by Mark Gabrish Conlan • Copyright © 2008 by Mark Gabrish Conlan • All rights reserved
On Friday night Charles and I got home early enough to get to-go meals at Colima’s and I ran him a videotape I recorded during TCM’s last swing marathon: Rhythm Romance, a.k.a. Some Like It Hot, a 1939 Paramount film certainly not to be confused with the Billy Wilder classic from 1959 with Marilyn Monroe, Jack Lemmon and Tony Curtis. This version of Some Like It Hot (its title changed for TV release to avoid confusion with the Wilder film) began life as a 1932 play by Ben Hecht and Gene Fowler called The Great Magoo and was first filmed by Paramount in 1934 as Shoot the Moon, with Jack Oakie as Nicky Nelson, small-time promoter and carnival spieler who’s trying to promote the band of Ben Bernie against the opposition of Axel Hanratty (Lew Cody), who manages in a series of rigged crap games to win Nicky’s new song and his girlfriend’s ring (said girlfriend, a band singer stuck with the awkward character name “Lily Racquel,” being played by one Dorothy Dell).
In 1939 Paramount revived this fun but rather creaky property as a vehicle for their new star, Bob Hope, who’d become a surprise success in The Big Broadcast of 1938 and introduced the song “Thanks for the Memory,” which he sang in the film as a duet with Shirley Ross. So Paramount re-teamed Hope and Ross and looked for another big song for them — which they found in Frank Loesser’s marvelous “The Lady’s in Love with You,” which also became something of a standard — and decided to exploit the popularity of Gene Krupa’s new band by using Krupa in the Bernie role (in which he turns out to be a surprisingly stiff actor — one’s surprised that someone with such a command of rhythm behind a drum set is so hopelessly out of time whenever he tries to deliver a line) and allowing Krupa to make his film debut as anything other than Benny Goodman’s sideman.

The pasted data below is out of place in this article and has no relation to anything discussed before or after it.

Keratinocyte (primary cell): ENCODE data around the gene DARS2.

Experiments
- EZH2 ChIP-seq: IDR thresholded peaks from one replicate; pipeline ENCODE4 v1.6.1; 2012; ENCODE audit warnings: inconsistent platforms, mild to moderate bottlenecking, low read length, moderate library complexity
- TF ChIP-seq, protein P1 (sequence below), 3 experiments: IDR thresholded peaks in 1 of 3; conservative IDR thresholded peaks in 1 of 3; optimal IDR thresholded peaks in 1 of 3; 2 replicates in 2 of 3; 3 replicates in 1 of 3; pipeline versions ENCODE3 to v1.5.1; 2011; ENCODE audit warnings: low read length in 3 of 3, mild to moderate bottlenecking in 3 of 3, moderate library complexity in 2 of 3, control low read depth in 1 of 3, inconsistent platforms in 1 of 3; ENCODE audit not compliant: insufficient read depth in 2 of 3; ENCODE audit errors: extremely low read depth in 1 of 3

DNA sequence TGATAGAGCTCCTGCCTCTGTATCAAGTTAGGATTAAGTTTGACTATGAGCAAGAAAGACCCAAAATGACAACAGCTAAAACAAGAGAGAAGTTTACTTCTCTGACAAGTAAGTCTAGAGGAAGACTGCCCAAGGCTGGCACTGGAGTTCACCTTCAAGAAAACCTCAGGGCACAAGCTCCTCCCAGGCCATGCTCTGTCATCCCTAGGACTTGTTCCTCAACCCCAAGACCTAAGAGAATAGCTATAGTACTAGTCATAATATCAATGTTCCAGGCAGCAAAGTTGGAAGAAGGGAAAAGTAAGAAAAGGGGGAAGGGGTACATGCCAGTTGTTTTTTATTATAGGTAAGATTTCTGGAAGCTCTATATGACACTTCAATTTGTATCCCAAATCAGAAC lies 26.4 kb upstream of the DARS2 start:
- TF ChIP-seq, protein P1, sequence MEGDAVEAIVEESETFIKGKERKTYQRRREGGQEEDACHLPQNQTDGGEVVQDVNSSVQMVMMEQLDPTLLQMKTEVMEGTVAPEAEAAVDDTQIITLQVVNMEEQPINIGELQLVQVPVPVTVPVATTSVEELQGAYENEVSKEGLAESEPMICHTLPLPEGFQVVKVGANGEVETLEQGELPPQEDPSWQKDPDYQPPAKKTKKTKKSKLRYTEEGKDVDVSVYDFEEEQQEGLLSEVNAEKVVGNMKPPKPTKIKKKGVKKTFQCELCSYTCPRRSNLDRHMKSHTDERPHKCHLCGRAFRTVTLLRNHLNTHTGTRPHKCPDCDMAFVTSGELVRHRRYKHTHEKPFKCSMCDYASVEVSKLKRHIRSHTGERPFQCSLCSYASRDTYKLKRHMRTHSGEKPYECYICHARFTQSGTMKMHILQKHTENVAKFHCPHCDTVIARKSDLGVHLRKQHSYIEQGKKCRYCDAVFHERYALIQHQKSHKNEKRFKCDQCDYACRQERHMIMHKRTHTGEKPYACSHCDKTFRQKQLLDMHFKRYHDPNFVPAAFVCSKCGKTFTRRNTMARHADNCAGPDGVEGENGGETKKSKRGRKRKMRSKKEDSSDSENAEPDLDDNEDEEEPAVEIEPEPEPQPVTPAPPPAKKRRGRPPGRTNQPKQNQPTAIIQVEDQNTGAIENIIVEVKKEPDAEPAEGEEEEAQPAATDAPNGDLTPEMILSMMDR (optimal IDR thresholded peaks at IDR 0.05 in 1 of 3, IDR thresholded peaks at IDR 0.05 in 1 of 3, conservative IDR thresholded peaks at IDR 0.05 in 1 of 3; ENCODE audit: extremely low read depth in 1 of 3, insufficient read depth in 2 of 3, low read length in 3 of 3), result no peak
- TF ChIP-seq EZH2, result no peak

The result is a mild but entertaining film, directed by George Archainbaud and photographed (with vivid atmospherics that go way beyond the call of duty for a silly story like this) by Karl Struss, but one which suffers from Hope’s miscasting: the kind of small-time con man he’s playing here would be done to perfection, ironically enough, by Bing Crosby in the Road movies in which Hope would play his principal victim. Here Hope comes across as way too nice, too charming and too genuinely decent to be running these scams — and at the same time we can’t believe his naïveté either. (We watch him roll dice twice with Bernard Nedell, who plays Hanratty, and especially the second time around it’s almost impossible to believe that someone with some knowledge of the con hasn’t cottoned to the obvious — though never spelled out in the script — fact that Hanratty’s dice are loaded.) Krupa’s acting is atrocious and his playing is fine but hampered by the fact that he doesn’t get to do any of his swing specialties and he hadn’t yet developed his on-the-point-of-orgasm fervor that made his later film appearances so much fun; he makes much more of an impact in his one scene in Sam Goldwyn’s Ball of Fire (playing “Drum Boogie” behind Barbara Stanwyck, who as always did her own singing), than in all of Rhythm Romance.